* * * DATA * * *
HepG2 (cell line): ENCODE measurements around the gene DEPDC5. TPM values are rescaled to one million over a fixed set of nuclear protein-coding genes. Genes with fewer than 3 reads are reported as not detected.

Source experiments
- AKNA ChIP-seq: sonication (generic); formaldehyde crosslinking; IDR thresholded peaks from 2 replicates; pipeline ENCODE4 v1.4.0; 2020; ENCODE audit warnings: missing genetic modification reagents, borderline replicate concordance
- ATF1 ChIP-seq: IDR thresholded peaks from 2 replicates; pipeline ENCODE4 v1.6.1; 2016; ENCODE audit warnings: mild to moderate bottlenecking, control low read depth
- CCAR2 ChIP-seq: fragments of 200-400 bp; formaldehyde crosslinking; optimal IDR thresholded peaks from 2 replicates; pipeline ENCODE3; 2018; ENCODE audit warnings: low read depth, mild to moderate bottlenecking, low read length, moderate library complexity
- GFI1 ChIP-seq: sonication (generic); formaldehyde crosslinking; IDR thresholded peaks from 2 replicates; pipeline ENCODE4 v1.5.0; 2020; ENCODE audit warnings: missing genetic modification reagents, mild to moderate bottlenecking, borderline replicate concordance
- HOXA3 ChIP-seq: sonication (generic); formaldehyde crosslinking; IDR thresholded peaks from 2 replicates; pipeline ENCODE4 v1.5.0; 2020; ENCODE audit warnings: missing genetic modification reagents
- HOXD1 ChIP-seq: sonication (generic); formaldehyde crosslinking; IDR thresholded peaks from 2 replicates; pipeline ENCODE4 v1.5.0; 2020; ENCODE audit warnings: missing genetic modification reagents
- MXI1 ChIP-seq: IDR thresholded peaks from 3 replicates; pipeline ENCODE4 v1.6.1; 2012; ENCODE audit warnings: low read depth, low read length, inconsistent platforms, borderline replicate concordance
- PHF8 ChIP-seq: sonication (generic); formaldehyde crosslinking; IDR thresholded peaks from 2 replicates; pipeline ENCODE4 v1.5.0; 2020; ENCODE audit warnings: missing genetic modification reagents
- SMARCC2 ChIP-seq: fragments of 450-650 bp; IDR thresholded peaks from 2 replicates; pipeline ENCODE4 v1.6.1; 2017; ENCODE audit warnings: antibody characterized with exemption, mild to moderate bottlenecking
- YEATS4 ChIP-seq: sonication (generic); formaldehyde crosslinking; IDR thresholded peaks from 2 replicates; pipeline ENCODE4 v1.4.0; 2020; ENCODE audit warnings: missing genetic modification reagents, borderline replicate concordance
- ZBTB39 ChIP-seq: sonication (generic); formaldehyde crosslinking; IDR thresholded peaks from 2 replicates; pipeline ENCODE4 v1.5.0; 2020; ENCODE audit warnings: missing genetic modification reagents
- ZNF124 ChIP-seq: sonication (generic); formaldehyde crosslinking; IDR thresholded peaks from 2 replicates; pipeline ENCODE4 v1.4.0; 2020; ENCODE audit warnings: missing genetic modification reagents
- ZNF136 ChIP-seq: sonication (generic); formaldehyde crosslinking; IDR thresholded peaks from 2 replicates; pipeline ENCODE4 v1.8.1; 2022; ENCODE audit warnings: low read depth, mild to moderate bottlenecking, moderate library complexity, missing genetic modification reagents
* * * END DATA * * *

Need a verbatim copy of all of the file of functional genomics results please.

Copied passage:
HepG2 (cell line): ENCODE measurements around the gene DEPDC5. TPM values are rescaled to one million over a fixed set of nuclear protein-coding genes. Genes with fewer than 3 reads are reported as not detected.

Source experiments
- AKNA ChIP-seq: sonication (generic); formaldehyde crosslinking; IDR thresholded peaks from 2 replicates; pipeline ENCODE4 v1.4.0; 2020; ENCODE audit warnings: missing genetic modification reagents, borderline replicate concordance
- ATF1 ChIP-seq: IDR thresholded peaks from 2 replicates; pipeline ENCODE4 v1.6.1; 2016; ENCODE audit warnings: mild to moderate bottlenecking, control low read depth
- CCAR2 ChIP-seq: fragments of 200-400 bp; formaldehyde crosslinking; optimal IDR thresholded peaks from 2 replicates; pipeline ENCODE3; 2018; ENCODE audit warnings: low read depth, mild to moderate bottlenecking, low read length, moderate library complexity
- GFI1 ChIP-seq: sonication (generic); formaldehyde crosslinking; IDR thresholded peaks from 2 replicates; pipeline ENCODE4 v1.5.0; 2020; ENCODE audit warnings: missing genetic modification reagents, mild to moderate bottlenecking, borderline replicate concordance
- HOXA3 ChIP-seq: sonication (generic); formaldehyde crosslinking; IDR thresholded peaks from 2 replicates; pipeline ENCODE4 v1.5.0; 2020; ENCODE audit warnings: missing genetic modification reagents
- HOXD1 ChIP-seq: sonication (generic); formaldehyde crosslinking; IDR thresholded peaks from 2 replicates; pipeline ENCODE4 v1.5.0; 2020; ENCODE audit warnings: missing genetic modification reagents
- MXI1 ChIP-seq: IDR thresholded peaks from 3 replicates; pipeline ENCODE4 v1.6.1; 2012; ENCODE audit warnings: low read depth, low read length, inconsistent platforms, borderline replicate concordance
- PHF8 ChIP-seq: sonication (generic); formaldehyde crosslinking; IDR thresholded peaks from 2 replicates; pipeline ENCODE4 v1.5.0; 2020; ENCODE audit warnings: missing genetic modification reagents
- SMARCC2 ChIP-seq: fragments of 450-650 bp; IDR thresholded peaks from 2 replicates; pipeline ENCODE4 v1.6.1; 2017; ENCODE audit warnings: antibody characterized with exemption, mild to moderate bottlenecking
- YEATS4 ChIP-seq: sonication (generic); formaldehyde crosslinking; IDR thresholded peaks from 2 replicates; pipeline ENCODE4 v1.4.0; 2020; ENCODE audit warnings: missing genetic modification reagents, borderline replicate concordance
- ZBTB39 ChIP-seq: sonication (generic); formaldehyde crosslinking; IDR thresholded peaks from 2 replicates; pipeline ENCODE4 v1.5.0; 2020; ENCODE audit warnings: missing genetic modification reagents
- ZNF124 ChIP-seq: sonication (generic); formaldehyde crosslinking; IDR thresholded peaks from 2 replicates; pipeline ENCODE4 v1.4.0; 2020; ENCODE audit warnings: missing genetic modification reagents
- ZNF136 ChIP-seq: sonication (generic); formaldehyde crosslinking; IDR thresholded peaks from 2 replicates; pipeline ENCODE4 v1.8.1; 2022; ENCODE audit warnings: low read depth, mild to moderate bottlenecking, moderate library complexity, missing genetic modification reagents